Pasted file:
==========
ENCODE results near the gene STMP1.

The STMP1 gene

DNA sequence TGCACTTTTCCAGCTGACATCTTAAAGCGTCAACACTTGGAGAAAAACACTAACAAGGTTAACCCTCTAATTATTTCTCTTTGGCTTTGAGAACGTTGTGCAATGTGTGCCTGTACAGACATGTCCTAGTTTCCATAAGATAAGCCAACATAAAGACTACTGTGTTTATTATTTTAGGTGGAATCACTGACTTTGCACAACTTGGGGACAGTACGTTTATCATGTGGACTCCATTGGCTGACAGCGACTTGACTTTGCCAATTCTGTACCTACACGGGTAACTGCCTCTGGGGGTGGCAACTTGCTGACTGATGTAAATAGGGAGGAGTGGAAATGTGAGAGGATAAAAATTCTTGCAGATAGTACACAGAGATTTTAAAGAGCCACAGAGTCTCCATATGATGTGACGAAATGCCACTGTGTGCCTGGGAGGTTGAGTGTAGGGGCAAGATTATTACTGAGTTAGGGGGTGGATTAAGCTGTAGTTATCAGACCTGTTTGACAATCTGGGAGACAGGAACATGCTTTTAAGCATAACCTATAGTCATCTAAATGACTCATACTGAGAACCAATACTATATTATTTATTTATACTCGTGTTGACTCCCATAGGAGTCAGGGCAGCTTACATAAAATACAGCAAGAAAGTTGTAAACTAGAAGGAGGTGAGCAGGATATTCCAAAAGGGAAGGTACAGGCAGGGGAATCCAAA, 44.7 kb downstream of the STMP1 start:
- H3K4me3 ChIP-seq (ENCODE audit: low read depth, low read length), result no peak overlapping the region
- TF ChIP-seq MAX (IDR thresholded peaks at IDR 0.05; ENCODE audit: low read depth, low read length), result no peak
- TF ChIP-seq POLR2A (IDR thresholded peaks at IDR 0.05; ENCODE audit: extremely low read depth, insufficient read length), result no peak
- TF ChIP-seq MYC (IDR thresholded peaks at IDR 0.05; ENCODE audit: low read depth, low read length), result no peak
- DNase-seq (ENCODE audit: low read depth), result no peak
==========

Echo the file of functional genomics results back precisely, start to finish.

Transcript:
ENCODE results near the gene STMP1.

The STMP1 gene

DNA sequence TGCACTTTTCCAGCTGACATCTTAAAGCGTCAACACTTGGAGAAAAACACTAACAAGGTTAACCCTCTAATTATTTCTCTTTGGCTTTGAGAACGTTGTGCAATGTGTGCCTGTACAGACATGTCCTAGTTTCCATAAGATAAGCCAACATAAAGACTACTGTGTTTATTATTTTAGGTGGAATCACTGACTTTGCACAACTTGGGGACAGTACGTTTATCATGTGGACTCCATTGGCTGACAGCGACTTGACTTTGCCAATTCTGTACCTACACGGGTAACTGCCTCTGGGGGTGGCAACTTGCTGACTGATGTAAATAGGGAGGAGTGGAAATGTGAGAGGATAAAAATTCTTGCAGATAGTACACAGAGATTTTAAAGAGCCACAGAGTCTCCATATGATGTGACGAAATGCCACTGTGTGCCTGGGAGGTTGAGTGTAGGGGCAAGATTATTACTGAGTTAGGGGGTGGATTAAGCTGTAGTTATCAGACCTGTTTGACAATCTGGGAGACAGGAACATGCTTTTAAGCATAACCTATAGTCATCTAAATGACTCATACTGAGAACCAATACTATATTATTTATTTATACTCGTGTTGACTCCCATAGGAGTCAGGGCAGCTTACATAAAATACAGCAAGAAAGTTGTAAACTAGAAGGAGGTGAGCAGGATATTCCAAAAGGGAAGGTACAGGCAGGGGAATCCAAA, 44.7 kb downstream of the STMP1 start:
- H3K4me3 ChIP-seq (ENCODE audit: low read depth, low read length), result no peak overlapping the region
- TF ChIP-seq MAX (IDR thresholded peaks at IDR 0.05; ENCODE audit: low read depth, low read length), result no peak
- TF ChIP-seq POLR2A (IDR thresholded peaks at IDR 0.05; ENCODE audit: extremely low read depth, insufficient read length), result no peak
- TF ChIP-seq MYC (IDR thresholded peaks at IDR 0.05; ENCODE audit: low read depth, low read length), result no peak
- DNase-seq (ENCODE audit: low read depth), result no peak